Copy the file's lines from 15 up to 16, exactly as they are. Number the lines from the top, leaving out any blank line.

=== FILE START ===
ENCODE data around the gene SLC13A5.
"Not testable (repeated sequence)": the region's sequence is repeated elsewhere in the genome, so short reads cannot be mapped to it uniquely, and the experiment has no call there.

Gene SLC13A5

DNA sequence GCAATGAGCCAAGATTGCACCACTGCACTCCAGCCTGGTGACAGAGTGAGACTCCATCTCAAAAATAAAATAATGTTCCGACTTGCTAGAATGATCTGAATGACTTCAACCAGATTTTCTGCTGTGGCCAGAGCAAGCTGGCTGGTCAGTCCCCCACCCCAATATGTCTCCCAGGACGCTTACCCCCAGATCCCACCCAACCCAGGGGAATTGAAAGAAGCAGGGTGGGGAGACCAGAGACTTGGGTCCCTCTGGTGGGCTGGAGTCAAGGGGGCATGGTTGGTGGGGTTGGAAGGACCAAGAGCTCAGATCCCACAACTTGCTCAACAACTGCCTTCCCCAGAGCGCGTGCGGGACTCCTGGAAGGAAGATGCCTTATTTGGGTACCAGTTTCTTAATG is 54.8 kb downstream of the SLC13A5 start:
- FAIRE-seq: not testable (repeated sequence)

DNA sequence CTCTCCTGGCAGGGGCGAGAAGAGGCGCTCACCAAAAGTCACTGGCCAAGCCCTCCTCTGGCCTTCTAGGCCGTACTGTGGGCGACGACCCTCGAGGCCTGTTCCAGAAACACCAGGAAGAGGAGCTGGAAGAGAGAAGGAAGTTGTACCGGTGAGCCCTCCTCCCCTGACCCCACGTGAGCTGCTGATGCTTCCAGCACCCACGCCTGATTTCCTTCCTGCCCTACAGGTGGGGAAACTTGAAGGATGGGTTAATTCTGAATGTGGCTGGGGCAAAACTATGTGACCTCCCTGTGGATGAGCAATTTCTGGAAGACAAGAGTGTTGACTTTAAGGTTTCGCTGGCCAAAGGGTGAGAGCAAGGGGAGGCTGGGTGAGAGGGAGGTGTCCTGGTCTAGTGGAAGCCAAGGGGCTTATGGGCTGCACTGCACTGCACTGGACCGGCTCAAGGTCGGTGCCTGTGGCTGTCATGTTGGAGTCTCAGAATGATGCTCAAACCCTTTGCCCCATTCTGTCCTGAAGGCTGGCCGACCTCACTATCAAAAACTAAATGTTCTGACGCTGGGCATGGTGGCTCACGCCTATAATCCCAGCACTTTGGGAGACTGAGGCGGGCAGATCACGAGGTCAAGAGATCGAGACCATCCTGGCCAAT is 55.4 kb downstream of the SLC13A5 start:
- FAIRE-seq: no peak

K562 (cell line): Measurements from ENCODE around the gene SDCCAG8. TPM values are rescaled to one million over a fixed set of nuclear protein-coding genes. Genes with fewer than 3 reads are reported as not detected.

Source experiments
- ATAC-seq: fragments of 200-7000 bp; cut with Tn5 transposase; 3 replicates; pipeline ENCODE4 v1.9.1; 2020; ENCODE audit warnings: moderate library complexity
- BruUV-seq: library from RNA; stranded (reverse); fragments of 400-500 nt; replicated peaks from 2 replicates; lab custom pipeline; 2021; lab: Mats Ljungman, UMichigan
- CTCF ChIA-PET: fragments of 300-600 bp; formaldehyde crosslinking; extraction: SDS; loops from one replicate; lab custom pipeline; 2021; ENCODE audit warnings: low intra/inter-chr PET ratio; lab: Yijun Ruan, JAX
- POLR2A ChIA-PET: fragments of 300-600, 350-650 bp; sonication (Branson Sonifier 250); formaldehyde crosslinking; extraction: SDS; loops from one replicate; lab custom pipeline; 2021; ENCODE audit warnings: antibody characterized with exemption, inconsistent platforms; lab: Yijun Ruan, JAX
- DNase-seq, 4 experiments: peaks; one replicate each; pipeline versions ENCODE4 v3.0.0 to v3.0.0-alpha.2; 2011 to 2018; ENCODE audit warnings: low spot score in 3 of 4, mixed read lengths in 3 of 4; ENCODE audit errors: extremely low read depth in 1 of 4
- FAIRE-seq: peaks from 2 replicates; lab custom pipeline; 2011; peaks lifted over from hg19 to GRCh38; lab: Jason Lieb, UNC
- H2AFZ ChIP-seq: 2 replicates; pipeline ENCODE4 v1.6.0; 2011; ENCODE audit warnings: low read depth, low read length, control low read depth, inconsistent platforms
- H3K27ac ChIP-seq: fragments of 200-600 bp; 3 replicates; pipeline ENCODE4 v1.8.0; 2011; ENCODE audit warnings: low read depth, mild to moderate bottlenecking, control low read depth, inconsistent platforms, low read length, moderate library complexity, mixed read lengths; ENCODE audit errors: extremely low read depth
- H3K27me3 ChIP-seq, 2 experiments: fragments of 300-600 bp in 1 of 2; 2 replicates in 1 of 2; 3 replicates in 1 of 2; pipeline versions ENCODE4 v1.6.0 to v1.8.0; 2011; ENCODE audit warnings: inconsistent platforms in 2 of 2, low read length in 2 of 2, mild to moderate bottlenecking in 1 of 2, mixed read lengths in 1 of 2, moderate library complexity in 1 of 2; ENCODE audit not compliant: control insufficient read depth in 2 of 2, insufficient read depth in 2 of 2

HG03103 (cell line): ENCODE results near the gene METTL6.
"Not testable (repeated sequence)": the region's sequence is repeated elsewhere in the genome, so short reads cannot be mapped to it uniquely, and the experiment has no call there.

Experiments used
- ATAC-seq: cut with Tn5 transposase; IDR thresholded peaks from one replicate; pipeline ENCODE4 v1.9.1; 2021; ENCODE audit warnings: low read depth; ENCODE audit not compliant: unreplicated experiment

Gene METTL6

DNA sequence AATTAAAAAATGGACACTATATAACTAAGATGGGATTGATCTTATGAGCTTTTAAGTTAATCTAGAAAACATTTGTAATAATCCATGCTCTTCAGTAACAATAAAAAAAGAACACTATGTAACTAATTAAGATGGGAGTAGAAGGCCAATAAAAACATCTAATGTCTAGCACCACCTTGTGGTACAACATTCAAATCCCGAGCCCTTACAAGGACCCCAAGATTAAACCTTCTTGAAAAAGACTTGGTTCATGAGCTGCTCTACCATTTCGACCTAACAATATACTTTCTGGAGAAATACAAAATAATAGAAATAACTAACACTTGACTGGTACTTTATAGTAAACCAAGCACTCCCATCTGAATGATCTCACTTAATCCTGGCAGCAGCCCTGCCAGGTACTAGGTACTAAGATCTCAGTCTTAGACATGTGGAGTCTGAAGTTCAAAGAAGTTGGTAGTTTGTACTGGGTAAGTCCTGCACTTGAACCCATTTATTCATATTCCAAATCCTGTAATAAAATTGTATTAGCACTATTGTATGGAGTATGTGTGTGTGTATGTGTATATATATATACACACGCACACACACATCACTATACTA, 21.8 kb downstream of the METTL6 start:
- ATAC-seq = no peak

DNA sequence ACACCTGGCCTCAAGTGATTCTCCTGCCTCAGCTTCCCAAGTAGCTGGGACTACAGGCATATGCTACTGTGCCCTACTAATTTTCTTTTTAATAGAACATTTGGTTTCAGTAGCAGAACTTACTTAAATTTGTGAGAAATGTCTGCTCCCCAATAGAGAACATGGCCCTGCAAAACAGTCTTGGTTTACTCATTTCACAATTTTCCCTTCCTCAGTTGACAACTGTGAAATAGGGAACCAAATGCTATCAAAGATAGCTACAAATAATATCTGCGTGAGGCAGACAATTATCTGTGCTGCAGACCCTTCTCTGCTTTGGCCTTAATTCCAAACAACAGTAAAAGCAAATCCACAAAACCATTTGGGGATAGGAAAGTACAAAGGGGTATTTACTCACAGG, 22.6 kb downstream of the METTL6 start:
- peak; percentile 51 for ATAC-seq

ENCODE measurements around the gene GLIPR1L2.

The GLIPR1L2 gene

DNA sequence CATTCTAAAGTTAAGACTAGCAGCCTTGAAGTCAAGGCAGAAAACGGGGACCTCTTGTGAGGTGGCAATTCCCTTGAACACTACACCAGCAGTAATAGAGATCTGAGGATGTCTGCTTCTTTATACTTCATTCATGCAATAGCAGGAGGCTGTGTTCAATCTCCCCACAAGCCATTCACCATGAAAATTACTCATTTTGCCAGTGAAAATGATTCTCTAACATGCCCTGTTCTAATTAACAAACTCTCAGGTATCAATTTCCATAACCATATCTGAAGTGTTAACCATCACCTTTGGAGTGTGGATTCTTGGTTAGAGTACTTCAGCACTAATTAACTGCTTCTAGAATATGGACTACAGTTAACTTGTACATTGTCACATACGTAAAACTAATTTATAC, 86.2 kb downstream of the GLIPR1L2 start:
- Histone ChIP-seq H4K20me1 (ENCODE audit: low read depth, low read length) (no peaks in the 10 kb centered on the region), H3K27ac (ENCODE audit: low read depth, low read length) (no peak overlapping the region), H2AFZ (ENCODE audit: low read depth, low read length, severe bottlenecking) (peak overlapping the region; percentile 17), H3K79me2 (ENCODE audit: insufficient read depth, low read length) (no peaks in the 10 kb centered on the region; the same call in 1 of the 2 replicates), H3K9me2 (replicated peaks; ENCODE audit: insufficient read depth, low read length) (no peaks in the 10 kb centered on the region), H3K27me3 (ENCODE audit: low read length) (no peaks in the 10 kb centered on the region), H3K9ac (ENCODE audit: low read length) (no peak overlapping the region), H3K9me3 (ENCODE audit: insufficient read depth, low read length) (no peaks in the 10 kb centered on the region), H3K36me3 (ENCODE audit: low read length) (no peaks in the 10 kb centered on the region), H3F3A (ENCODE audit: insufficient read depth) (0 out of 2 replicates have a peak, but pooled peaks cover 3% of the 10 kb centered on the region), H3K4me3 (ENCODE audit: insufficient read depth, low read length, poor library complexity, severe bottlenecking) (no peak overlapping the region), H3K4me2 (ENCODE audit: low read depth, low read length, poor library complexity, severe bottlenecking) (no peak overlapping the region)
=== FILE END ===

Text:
- FAIRE-seq: peaks from 2 replicates; lab custom pipeline; 2011; peaks lifted over from hg19 to GRCh38; lab: Jason Lieb, UNC
- H2AFZ ChIP-seq: 2 replicates; pipeline ENCODE4 v1.6.0; 2011; ENCODE audit warnings: low read depth, low read length, control low read depth, inconsistent platforms